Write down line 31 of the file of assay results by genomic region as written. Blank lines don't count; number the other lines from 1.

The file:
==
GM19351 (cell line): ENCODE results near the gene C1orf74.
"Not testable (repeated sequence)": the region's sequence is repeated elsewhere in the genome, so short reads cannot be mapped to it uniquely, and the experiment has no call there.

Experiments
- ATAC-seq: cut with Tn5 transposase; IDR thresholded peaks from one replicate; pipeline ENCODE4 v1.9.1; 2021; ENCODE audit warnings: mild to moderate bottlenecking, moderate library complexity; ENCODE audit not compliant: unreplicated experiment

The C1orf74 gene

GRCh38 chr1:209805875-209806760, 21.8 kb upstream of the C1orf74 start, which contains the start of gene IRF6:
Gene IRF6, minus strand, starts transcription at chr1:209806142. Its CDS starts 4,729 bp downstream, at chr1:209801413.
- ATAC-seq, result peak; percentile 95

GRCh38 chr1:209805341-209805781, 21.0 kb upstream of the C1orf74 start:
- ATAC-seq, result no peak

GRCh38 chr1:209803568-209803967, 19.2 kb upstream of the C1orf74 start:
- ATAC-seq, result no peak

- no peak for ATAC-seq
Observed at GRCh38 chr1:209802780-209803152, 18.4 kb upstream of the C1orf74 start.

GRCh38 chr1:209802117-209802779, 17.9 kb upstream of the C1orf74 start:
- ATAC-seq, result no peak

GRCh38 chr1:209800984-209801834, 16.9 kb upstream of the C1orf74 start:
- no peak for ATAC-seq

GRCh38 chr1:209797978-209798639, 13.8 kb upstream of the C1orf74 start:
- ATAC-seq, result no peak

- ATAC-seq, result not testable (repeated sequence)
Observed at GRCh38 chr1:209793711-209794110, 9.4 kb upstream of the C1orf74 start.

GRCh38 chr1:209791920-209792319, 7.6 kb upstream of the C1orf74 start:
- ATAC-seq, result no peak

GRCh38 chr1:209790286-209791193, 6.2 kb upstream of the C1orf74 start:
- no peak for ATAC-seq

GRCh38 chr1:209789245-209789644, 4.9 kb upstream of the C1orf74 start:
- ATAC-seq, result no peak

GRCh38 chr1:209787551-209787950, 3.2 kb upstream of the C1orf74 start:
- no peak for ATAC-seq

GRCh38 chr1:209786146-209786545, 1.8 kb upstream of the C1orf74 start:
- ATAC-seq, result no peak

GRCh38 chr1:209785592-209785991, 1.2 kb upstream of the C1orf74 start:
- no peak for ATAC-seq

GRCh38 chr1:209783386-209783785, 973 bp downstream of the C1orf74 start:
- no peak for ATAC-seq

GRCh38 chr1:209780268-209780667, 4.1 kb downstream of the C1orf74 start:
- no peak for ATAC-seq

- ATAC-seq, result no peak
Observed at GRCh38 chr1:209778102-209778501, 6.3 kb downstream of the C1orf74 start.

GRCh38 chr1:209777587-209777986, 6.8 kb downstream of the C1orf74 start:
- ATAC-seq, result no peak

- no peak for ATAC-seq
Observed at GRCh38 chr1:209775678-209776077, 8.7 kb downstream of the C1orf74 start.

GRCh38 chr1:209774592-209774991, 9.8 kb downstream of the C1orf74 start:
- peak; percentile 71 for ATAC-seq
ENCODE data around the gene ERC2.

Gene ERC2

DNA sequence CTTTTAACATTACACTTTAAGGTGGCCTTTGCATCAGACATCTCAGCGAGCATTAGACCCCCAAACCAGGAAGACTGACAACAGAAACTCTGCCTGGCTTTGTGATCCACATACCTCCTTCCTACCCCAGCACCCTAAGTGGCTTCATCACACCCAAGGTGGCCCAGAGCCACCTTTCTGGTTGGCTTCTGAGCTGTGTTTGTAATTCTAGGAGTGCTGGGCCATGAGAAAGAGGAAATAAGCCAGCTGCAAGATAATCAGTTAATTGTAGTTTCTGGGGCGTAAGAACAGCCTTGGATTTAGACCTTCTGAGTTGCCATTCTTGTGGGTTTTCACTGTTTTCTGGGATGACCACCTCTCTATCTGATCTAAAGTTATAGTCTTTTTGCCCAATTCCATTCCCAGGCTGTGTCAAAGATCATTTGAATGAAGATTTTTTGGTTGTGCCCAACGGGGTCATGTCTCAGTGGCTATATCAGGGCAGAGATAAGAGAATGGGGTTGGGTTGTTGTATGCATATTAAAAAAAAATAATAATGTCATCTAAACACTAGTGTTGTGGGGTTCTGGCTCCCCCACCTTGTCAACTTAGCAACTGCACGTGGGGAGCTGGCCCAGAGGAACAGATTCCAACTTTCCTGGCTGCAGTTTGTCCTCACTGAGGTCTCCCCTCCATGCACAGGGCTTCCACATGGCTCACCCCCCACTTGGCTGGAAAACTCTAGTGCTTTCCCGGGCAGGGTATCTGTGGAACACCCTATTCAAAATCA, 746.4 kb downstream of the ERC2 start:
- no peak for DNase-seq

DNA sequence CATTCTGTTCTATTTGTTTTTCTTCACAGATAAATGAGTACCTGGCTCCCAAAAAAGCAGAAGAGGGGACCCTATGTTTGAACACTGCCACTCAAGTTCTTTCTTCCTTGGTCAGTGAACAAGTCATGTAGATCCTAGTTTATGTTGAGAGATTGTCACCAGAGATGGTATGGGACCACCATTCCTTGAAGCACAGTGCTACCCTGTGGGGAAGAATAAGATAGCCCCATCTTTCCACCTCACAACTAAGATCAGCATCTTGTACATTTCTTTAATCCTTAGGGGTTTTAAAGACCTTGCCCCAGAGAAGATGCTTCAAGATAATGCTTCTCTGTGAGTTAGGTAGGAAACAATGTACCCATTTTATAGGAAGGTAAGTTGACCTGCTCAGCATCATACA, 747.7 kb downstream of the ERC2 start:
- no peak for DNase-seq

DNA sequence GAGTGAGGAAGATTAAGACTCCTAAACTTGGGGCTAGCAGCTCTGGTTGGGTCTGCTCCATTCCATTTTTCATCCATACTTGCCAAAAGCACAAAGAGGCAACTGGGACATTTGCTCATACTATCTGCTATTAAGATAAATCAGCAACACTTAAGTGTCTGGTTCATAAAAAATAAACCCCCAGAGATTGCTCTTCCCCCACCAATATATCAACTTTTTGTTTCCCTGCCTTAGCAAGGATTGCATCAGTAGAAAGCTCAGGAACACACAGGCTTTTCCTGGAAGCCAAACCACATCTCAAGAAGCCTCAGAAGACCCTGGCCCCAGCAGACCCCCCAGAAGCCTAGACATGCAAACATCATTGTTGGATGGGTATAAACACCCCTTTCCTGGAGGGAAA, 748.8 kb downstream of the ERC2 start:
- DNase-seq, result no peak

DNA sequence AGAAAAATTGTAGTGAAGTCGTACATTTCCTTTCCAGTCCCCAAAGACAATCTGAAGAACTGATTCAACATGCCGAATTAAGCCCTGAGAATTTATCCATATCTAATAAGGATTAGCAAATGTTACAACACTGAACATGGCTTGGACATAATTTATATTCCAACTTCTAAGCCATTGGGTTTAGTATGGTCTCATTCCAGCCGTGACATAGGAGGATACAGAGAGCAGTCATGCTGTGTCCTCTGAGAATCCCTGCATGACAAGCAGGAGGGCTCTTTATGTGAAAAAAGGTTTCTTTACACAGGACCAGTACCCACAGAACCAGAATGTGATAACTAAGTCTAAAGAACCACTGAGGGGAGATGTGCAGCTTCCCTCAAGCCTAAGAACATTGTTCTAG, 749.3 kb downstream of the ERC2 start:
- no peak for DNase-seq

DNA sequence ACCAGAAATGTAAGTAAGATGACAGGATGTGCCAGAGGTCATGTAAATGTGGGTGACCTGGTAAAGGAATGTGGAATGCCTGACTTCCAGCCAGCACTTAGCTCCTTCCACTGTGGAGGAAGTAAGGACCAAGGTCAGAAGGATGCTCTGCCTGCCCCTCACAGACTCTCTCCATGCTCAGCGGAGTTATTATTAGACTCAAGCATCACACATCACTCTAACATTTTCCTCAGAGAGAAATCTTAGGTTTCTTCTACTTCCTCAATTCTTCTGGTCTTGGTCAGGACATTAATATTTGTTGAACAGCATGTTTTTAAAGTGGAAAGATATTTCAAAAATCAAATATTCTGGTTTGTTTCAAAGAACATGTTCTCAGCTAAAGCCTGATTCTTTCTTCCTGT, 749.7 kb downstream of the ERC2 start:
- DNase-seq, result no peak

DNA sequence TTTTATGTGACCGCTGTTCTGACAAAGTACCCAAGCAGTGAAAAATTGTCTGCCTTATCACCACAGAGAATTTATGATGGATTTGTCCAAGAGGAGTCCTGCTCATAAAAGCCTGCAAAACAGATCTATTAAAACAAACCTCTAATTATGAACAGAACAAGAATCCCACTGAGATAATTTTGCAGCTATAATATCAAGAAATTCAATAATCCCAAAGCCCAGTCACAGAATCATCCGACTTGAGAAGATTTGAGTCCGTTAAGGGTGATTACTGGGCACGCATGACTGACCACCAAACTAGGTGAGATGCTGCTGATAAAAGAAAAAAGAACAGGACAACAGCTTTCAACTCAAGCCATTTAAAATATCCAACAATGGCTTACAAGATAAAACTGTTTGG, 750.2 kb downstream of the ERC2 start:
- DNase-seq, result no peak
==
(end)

GRCh38 chr1:209786146-209786545, 1.8 kb upstream of the C1orf74 start: